If you are dealing with a sprain or have other foot and pain, contact Jayhawk Foot & Ankle Clinic.

Dr. Michael Johnson

Achilles Tendon Injuries

With the Kansas City Chiefs season off to a hot start, it feels appropriate to discuss a lower extremity injury well-known in the National Football League (NFL). Our own Eric Berry has dealt with this painful issue, which involves the Achilles tendon. 

Achilles tendon injuries take on a variety of forms, which fall under the umbrella terms “traumatic” or “non-traumatic.” Traumatic translates to Achilles tendon rupture in most cases, but many people may experience non-traumatic Achilles pain caused by years of repetitive exercise. Achilles tendinosis is a common non-traumatic Achilles problem and is considered an overuse injury.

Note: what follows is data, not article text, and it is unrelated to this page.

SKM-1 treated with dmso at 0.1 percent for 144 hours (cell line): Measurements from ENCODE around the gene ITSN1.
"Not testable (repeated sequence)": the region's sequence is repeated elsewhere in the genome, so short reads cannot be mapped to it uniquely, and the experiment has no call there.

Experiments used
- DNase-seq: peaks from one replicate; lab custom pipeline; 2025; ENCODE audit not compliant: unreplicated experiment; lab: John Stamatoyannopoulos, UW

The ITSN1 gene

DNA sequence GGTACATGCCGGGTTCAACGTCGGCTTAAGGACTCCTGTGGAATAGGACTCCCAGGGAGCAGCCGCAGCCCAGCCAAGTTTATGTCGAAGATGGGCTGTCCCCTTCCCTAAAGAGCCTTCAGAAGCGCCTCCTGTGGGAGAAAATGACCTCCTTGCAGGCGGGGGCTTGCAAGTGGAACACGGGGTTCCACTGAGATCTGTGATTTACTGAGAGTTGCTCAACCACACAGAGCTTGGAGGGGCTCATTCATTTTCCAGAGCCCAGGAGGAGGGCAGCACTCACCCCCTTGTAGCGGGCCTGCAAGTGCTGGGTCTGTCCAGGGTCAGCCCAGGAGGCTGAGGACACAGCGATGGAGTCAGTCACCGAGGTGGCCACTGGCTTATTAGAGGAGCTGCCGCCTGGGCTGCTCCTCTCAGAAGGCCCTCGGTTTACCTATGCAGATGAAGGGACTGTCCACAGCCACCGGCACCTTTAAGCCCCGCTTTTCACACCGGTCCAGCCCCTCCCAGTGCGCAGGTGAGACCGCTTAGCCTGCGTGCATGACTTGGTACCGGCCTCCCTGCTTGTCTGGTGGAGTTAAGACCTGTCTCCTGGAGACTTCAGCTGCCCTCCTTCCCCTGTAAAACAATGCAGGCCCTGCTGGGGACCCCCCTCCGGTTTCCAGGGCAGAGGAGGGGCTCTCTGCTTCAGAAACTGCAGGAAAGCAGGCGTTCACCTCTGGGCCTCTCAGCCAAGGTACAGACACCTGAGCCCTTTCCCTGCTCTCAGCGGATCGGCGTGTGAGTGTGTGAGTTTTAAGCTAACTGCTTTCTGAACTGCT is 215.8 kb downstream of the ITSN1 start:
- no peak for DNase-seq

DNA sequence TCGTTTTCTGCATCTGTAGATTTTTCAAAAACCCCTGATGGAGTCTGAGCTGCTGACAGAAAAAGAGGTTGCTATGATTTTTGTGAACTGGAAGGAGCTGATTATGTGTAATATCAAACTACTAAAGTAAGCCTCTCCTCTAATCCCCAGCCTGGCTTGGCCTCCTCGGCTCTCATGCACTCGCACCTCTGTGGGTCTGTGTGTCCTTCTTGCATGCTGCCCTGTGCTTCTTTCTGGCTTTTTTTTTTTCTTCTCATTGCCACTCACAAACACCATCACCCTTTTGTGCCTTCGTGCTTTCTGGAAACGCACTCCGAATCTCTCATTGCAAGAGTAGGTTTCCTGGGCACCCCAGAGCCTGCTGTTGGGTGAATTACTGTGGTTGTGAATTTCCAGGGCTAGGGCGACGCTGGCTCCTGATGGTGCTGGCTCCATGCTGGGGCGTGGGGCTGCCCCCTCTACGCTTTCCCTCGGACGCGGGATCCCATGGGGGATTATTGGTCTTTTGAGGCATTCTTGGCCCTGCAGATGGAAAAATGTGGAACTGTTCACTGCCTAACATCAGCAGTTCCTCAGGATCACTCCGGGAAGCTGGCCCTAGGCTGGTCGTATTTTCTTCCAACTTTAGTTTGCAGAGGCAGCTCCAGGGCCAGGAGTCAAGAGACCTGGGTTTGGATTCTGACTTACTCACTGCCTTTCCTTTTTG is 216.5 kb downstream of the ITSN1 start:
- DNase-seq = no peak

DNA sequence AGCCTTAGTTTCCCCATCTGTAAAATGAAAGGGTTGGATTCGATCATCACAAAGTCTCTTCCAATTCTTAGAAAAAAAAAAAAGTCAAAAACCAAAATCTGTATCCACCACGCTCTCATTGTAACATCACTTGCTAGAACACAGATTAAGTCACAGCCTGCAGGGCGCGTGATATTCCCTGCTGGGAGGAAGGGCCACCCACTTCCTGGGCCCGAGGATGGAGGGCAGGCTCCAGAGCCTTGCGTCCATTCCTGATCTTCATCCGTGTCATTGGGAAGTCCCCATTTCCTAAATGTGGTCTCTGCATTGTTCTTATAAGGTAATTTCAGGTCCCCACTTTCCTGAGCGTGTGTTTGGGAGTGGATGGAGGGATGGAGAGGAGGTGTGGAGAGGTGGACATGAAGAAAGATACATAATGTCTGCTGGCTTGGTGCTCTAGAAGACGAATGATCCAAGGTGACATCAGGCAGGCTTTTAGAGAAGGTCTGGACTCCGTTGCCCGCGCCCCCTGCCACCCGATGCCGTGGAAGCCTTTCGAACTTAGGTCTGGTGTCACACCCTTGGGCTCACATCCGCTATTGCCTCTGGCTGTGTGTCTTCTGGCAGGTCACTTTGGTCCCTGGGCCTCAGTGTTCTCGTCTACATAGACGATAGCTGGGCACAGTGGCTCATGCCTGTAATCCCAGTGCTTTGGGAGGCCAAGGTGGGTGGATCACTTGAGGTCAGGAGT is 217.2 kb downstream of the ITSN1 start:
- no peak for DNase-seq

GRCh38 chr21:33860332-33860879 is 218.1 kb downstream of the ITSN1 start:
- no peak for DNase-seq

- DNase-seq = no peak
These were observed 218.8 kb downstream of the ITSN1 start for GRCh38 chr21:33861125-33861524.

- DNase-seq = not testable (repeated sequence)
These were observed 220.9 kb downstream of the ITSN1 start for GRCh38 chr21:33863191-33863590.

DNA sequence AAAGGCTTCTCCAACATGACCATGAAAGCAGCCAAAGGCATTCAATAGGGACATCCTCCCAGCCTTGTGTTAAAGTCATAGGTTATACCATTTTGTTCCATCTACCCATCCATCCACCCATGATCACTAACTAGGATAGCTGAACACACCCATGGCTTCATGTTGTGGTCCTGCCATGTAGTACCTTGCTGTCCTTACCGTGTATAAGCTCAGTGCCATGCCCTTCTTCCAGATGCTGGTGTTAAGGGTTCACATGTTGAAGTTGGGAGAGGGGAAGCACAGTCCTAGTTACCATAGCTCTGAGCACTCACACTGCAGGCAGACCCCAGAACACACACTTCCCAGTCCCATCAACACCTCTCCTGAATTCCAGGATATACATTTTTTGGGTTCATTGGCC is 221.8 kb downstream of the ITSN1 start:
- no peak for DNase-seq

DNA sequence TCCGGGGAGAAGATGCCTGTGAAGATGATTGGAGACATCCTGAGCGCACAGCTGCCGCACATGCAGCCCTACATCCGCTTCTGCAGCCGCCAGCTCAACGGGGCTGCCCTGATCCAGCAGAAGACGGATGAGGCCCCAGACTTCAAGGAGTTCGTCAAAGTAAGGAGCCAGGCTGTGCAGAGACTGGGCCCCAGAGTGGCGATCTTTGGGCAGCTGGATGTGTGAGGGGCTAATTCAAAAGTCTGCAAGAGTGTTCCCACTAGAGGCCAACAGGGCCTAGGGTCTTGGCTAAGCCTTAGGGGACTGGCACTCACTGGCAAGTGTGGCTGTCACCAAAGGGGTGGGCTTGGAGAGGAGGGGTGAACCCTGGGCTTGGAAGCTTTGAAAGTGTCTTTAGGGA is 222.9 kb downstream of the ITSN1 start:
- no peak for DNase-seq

Running is the main cause of Achilles tendinosis, although it can occur in any sport. One is more likely to acquire it if one has postural problems such as flat feet or very high arches. Poor shoe quality also contributes, so it is important to buy new running shoes every 300 miles. A less common yet more serious contributing factor called “inflammatory arthropathies” may contribute. These include conditions like psoriatic arthritis, gout, rheumatoid arthritis, etc.  

It is important to be evaluated by a foot and ankle specialist if you experience pain in the back of your heel consistent with Achilles injury. A podiatrist will be able to decipher between paratenonitis, insertional Achilles tendinosis, non-insertional Achilles tendinosis, retrocalcaneal bursitis, Haglund’s deformity, Achilles tendon tear, or the list goes on. As you can see, heel pain could be one of many different conditions (and sometimes even several conditions occurring together).